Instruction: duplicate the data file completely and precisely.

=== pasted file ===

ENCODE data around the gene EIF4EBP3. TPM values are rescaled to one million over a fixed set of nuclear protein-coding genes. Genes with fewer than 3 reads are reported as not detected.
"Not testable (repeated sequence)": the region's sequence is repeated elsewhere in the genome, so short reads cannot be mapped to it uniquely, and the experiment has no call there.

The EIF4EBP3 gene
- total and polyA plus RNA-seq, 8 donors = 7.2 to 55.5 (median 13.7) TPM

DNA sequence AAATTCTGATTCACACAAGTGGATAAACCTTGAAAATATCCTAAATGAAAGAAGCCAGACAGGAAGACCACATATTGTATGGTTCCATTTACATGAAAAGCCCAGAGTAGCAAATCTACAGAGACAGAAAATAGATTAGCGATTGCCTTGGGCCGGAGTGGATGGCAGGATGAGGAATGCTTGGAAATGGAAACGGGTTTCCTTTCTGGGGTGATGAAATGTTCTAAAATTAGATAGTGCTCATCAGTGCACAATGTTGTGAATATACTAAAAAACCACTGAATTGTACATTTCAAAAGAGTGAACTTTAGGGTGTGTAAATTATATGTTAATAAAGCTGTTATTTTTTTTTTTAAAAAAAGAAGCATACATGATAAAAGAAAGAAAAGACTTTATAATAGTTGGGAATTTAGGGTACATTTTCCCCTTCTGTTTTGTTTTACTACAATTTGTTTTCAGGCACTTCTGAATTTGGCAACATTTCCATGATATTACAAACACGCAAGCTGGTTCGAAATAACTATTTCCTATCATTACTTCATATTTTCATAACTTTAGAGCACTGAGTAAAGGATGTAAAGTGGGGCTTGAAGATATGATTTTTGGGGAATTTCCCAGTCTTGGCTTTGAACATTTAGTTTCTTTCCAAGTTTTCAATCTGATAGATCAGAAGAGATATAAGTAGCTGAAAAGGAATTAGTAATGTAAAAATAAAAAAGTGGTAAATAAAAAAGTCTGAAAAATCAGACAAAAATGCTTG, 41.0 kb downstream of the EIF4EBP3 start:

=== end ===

ENCODE data around the gene EIF4EBP3. TPM values are rescaled to one million over a fixed set of nuclear protein-coding genes. Genes with fewer than 3 reads are reported as not detected.
"Not testable (repeated sequence)": the region's sequence is repeated elsewhere in the genome, so short reads cannot be mapped to it uniquely, and the experiment has no call there.

The EIF4EBP3 gene
- total and polyA plus RNA-seq, 8 donors = 7.2 to 55.5 (median 13.7) TPM

DNA sequence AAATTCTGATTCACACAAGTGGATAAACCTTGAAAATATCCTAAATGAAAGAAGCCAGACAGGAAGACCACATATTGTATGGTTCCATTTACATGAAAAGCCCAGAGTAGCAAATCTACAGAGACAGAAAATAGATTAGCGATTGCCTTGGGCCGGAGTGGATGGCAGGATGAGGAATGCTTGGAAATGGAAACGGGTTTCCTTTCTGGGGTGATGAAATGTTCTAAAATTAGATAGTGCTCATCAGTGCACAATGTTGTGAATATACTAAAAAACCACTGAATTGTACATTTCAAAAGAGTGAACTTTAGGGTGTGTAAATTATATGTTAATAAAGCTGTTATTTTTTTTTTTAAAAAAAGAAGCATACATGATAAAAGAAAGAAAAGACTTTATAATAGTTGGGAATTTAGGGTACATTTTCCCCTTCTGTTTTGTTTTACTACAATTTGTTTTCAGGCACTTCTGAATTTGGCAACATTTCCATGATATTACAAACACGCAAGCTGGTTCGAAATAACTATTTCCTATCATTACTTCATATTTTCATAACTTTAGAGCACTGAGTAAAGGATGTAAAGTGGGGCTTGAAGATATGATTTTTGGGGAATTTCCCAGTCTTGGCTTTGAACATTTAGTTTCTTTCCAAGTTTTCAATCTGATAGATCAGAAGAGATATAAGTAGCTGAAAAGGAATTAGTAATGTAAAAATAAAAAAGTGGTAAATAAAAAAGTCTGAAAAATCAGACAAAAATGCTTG, 41.0 kb downstream of the EIF4EBP3 start: